• Define preliminary IT Divestiture Strategies and locate the appropriate IT resources to provide preliminary cost estimates for the divestiture strategies.
  • Develop detailed technical divestiture plans.

Transition Phase Activities

Following the close of the divestiture, there may be follow-on activities that need to be completed as part of a Service Level Agreement (SLA), or corporate close.   Some key areas to consider are:


Employees who are included in the divestiture should be removed from Email, Badge, VPN/Network and all other internal technical accounts or systems.  In some cases, the divested employee will need to retain access to those functions, as they are retained as consultants to help with the integration.  In these cases, all ex-employees in this category should be treated on a Contractor basis.



Divestiture of the IT Assets includes:  Hardware, Software, Web Servers, Shared Drives and Network technologies.

Access from the acquiring company should be limited and only provided as absolutely necessary.  Service Level Agreements should specifically state how these assets will be supported post close, and the term of this support.

Software applications should be physically segregated from the corporate infrastructure if it is part of the sale, or if it is part of a support service provided to the acquiring company.  Any server which will be acquired should be physically or logically relocated out of the selling company’s data centers unless they are part of a service contract performed as part of the sale to support the transition.  In this case, this technology should be completely segregated from the remaining corporate infrastructure.

Any equipment not transitioned to the acquiring company should be reclaimed and/or retired.


Access to corporate data should be segregated by the acquiring companies own IP address space.   If new or additional IP addresses are required they should be registered in the American Registry for Internet Numbers (ARIN) to reflect the new ownership of the IP addresses.  There may be opportunities for support contracts if business partner connections, internet connections or any additional network connections are required to temporarily support the acquiring company’s interim architecture.

Access to local data should be terminated as appropriate.    Prior to a divested employee leaving the company, it is important that the seller ensure that all company proprietary intellectual property is recovered from those employees.  In some cases, the employee will be taking their PC with them.  In these cases, it is important to ensure that all company owned software and intellectual property is removed from those systems.  Similarly, these employees may have hard copies of data that must be recovered before they leave their employment.  The company information policy should be strictly adhered to during the divestiture process in order to protect corporate intellectual property.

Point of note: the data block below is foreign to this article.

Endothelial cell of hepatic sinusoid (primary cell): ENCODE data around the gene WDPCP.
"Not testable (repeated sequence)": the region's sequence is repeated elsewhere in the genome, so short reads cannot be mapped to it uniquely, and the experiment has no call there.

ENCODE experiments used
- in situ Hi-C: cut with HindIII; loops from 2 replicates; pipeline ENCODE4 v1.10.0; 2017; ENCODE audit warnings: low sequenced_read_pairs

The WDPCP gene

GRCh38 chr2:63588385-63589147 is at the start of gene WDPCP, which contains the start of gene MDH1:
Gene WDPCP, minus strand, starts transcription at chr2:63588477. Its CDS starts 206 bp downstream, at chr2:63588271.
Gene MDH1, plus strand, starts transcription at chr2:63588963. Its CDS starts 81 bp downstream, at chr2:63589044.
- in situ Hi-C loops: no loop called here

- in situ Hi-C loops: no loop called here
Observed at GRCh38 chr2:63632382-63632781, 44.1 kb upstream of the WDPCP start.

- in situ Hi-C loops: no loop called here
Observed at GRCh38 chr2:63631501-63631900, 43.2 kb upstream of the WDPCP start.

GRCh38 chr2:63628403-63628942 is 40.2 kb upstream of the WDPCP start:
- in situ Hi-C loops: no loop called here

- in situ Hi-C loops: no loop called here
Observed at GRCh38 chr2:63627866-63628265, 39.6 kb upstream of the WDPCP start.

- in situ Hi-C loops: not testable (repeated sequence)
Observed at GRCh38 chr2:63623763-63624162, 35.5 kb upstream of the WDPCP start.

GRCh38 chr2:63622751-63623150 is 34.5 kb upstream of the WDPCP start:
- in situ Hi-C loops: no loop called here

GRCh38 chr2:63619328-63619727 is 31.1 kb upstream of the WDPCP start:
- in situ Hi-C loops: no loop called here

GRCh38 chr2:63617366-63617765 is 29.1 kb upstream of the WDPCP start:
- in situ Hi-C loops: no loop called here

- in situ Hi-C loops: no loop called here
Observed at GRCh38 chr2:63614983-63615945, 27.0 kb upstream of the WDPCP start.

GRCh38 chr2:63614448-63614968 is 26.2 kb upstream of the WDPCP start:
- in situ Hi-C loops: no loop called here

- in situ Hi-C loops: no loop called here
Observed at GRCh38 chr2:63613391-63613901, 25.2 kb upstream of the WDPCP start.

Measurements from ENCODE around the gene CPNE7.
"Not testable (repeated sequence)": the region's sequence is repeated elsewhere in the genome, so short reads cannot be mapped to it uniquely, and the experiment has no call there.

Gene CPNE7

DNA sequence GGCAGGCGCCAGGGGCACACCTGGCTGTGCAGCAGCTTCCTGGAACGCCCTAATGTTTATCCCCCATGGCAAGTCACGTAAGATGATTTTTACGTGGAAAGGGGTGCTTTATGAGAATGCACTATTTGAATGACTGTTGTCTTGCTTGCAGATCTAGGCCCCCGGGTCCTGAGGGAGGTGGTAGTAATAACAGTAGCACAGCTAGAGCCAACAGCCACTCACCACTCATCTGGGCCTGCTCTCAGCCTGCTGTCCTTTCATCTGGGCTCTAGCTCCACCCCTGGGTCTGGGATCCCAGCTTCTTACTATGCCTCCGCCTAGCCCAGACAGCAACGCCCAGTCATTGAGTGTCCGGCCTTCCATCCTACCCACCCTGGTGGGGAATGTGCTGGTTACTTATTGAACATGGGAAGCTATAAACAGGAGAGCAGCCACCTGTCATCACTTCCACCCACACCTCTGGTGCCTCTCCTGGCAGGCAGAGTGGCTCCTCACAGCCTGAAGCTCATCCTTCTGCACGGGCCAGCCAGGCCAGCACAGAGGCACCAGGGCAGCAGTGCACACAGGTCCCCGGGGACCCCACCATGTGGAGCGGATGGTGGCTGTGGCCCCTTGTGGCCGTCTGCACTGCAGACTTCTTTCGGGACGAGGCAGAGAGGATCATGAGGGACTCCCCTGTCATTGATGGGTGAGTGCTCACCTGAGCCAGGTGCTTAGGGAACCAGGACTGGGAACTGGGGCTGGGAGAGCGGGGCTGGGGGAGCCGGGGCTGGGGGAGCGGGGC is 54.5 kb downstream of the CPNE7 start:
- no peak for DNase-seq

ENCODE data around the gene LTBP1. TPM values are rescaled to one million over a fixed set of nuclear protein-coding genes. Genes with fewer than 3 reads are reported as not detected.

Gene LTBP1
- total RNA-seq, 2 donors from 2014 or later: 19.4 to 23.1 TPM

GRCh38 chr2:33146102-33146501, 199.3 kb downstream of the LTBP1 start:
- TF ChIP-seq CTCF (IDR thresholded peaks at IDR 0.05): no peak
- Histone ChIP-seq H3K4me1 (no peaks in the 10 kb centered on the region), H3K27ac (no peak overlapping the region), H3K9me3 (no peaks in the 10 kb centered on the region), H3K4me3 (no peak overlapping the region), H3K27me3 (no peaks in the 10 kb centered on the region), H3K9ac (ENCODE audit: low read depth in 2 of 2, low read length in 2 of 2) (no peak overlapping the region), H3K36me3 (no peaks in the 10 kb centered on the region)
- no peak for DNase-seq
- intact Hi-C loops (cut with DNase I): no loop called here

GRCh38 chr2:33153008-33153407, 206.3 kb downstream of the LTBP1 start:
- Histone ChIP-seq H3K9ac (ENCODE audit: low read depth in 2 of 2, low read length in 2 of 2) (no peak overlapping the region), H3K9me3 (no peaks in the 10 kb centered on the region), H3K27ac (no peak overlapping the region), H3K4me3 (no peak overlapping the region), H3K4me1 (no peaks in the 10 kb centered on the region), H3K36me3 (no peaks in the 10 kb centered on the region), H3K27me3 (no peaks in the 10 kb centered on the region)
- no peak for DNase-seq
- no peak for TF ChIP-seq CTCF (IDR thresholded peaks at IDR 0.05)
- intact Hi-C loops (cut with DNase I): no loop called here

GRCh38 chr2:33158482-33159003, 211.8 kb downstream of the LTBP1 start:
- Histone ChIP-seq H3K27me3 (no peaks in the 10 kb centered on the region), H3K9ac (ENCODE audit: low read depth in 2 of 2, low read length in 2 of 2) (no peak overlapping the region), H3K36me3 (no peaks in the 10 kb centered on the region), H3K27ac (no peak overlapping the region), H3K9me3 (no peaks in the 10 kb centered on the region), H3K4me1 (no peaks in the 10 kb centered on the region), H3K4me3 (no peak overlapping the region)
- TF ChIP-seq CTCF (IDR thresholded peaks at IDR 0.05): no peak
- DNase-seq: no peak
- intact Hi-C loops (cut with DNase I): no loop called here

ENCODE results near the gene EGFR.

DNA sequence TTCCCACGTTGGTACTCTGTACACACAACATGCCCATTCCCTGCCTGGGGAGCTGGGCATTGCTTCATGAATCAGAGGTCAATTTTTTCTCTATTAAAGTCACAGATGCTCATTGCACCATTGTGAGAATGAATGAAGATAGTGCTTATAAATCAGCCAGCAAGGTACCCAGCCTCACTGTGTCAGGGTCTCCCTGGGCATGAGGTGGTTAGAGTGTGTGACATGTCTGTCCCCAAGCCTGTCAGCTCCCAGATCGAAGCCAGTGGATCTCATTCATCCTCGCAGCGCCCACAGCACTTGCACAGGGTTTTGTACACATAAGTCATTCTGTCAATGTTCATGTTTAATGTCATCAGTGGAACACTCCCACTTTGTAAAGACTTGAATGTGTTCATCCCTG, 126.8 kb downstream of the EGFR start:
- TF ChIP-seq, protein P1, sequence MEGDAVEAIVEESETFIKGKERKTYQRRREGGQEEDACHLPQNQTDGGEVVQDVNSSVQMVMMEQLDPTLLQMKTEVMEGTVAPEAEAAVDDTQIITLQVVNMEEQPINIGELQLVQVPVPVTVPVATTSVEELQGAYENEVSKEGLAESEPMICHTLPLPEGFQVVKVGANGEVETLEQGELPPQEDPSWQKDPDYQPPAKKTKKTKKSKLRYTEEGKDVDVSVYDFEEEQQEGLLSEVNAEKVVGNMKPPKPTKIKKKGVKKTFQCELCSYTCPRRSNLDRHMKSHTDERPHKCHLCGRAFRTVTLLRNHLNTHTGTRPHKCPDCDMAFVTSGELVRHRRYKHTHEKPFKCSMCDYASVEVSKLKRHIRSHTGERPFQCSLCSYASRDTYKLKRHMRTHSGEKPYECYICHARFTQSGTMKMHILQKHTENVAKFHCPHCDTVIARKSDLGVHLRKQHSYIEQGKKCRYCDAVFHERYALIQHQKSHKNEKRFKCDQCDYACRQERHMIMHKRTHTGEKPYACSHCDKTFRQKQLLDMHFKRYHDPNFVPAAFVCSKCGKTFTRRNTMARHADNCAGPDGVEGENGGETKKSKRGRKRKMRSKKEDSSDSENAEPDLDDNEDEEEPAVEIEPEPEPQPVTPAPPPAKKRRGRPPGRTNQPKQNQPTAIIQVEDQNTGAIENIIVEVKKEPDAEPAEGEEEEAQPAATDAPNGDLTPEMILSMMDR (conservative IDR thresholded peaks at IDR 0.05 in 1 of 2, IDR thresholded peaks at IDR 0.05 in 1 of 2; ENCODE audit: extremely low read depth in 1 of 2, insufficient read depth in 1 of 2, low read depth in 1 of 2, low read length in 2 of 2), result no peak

Access to facilities by acquiring company personnel should be limited.  Separation of the physical plant and network is the objective at the time of close.   Separation of any physical space should be completed if there are any shared work spaces.  Physical security is fundamental to a good IT security program.

Pinnacle Intertech

While it is impossible in this space to provide the reader with all of the necessary information to complete a successful divestiture, we have attempted to highlight some of the key areas that we feel are important during any merger, acquisition of divestiture project.

Pinnacle Intertech is here to help you with your acquisition or divesture project support needs.  Our team’s experience includes:


    • Merger, Acquisition or Divestiture Project Management and Integration Planning
    • IT and Business Due Diligence Support
    • IT Department Synergies and Cost Optimization
    • Development and Negotiation of Service Level Agreements between Companies and Service Providers
    • Business Process and Technical Integration or Divestiture Analysis and Support